Pancreas Transplant Program Placed on Probation
The United Network for Organ Sharing on Wednesday placed Sharp Memorial Hospital on probation after the hospital did not notify UNOS that its pancreas transplant program was inactive for at least six months, the San Diego Union-Tribune reports. UNOS oversees the nation's organ transplant network (Clark, San Diego Union-Tribune, 9/21).
According to UNOS, the hospital did not perform a pancreas transplant between April 2005 and July 2006, although the program's wait list increased (Ornstein/Weber, Los Angeles Times, 9/21).
Sharp CEO Dan Gross said the program was inactive between April 2005 and July 2006 after a surgeon in the program was called up for active military duty (San Diego Union-Tribune, 9/21). Gross said the hospital began looking to hire a new surgeon after it became clear that the surgeon would not soon return to Sharp Memorial.
Gross said that patients on the pancreas waiting list were not notified of the situation because another surgeon or staff member could have performed the transplants. However, Gross acknowledged that two donated pancreases had to be turned down because no surgeon was available to perform the operations (Los Angeles Times, 9/21).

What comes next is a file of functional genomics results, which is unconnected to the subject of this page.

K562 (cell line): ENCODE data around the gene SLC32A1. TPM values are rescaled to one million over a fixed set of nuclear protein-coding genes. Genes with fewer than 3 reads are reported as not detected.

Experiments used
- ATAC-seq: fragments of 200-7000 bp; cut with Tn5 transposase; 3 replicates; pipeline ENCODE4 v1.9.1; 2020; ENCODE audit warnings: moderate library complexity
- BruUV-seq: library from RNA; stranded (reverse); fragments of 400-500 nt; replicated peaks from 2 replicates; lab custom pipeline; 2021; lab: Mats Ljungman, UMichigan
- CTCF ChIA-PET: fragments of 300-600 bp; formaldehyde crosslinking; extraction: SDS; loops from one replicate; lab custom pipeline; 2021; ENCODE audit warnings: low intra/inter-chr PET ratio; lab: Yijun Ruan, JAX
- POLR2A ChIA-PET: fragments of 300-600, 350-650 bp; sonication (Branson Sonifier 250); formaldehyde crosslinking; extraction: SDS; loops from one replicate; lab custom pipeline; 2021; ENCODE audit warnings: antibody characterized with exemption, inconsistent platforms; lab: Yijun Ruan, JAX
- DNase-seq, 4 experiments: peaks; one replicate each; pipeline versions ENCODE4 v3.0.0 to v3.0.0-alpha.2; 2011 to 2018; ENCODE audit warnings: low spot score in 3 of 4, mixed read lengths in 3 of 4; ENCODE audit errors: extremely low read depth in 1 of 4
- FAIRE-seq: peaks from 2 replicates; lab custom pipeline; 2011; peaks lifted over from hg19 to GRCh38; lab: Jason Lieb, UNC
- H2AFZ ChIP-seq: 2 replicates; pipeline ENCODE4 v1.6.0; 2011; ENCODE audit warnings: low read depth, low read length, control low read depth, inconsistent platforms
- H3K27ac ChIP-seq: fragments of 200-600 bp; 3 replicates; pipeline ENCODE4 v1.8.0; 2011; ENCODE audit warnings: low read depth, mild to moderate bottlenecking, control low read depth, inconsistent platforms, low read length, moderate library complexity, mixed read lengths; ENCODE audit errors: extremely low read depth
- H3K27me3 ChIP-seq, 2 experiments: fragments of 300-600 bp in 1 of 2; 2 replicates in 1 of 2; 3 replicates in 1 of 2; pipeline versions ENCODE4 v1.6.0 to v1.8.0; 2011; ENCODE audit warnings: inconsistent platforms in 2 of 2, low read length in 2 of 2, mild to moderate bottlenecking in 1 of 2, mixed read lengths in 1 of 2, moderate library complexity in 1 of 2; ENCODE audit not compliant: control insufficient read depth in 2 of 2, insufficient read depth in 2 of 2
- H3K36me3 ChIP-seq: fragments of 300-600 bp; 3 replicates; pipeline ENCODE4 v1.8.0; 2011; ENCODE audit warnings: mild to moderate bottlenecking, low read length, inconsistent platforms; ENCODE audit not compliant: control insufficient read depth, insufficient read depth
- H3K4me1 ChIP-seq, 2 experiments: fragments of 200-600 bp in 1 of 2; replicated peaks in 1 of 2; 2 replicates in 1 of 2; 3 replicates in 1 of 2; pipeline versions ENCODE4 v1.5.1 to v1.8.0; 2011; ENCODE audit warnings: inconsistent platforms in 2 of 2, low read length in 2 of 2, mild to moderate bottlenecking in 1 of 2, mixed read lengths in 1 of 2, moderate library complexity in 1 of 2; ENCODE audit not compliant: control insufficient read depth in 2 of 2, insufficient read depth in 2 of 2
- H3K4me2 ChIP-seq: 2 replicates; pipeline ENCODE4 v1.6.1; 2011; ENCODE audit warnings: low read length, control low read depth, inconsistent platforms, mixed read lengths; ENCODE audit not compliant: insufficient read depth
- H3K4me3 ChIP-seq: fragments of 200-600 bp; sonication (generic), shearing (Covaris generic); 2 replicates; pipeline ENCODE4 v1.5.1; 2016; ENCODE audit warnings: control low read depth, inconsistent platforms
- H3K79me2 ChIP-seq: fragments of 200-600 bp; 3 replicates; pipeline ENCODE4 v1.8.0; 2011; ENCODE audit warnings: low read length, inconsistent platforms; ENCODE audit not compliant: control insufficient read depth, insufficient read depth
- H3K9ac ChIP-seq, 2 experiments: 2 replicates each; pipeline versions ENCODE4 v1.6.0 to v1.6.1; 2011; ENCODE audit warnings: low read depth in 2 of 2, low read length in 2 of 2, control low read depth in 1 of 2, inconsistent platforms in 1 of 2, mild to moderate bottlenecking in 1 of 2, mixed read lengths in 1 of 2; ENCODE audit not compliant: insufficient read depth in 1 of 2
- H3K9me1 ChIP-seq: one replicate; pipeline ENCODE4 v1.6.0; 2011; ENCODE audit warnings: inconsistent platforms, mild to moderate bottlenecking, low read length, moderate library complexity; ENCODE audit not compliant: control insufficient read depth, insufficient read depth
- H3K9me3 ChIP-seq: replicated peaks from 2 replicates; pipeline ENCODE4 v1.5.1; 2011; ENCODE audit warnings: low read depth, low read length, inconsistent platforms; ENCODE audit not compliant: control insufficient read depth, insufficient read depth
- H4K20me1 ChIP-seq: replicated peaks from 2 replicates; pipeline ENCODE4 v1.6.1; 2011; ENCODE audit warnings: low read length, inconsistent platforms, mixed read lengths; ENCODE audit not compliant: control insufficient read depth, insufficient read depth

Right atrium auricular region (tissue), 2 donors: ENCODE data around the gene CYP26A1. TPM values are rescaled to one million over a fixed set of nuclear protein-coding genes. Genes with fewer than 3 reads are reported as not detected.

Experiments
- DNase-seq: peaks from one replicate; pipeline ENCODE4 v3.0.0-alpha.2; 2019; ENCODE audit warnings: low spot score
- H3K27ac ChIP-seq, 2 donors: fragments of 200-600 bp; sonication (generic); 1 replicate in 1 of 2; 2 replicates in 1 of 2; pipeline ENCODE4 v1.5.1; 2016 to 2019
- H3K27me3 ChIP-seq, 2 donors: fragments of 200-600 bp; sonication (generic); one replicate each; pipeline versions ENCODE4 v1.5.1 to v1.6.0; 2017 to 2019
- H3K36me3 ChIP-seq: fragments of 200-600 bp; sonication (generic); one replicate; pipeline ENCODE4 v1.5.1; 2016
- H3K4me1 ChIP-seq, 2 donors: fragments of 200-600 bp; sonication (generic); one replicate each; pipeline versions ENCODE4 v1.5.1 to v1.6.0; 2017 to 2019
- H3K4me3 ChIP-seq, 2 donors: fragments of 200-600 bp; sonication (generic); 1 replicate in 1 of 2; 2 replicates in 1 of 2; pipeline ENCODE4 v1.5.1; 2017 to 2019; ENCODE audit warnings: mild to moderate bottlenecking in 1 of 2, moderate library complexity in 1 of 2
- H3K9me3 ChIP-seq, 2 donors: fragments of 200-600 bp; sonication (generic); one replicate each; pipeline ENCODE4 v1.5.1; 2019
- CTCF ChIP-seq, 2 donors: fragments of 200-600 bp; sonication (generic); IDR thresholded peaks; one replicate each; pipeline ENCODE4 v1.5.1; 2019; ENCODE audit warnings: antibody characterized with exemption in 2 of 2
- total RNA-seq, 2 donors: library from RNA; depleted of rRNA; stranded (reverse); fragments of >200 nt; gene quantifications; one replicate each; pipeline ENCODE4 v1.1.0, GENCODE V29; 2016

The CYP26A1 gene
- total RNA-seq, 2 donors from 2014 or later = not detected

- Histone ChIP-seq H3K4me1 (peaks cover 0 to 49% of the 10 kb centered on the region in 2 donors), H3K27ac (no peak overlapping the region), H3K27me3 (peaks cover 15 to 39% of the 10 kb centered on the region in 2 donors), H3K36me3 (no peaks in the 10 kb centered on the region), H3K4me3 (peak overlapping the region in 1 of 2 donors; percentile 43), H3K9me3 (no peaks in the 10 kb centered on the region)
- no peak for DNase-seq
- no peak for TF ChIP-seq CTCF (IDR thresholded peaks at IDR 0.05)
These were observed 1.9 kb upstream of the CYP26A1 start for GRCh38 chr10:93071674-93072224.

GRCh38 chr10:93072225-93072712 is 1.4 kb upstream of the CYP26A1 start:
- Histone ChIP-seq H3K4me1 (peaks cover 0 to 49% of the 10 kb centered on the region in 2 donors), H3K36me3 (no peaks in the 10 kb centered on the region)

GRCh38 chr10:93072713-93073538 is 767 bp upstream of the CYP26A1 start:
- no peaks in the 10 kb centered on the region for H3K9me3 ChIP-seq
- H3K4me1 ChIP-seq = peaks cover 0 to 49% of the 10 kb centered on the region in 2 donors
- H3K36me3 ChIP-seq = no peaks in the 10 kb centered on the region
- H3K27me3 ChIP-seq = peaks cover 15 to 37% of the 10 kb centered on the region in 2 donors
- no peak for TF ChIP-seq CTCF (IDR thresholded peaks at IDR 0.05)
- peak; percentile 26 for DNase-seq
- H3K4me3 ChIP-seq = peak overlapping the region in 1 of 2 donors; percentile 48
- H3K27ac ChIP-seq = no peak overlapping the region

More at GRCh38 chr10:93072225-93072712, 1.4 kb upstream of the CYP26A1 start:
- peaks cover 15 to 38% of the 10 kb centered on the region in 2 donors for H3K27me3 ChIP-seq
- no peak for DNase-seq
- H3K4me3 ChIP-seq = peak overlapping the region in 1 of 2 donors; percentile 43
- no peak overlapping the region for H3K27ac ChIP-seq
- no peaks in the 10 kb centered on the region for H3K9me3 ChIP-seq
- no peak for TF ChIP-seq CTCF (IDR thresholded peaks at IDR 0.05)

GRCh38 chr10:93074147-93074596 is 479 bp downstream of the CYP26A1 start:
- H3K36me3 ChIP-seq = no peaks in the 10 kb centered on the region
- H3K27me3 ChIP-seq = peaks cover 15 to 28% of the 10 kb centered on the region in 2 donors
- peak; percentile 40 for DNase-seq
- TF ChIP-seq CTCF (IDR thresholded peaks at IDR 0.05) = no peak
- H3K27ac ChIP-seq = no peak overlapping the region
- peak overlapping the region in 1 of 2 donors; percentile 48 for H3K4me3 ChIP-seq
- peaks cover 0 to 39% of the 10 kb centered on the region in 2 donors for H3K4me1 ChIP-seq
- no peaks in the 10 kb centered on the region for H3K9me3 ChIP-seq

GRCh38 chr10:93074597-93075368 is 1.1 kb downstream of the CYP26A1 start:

A new surgeon was hired in December, but UNOS did not approve the surgeon until July, according to Gross and Steven Steinberg, director of the hospital's multiorgan transplant program.
UNOS is requiring Sharp Memorial to notify patients on its pancreas waiting list that the program "is currently served by a single surgeon."
The hospital may continue performing kidney, pancreas and heart transplants, but it must increase its reporting to UNOS about transplants and survival rates (San Diego Union-Tribune, 9/21). All transplant programs at the hospital will remain on probation until it can be proven that problems within the pancreas program have been corrected, according to UNOS President Sue McDiarmid (Los Angeles Times, 9/21).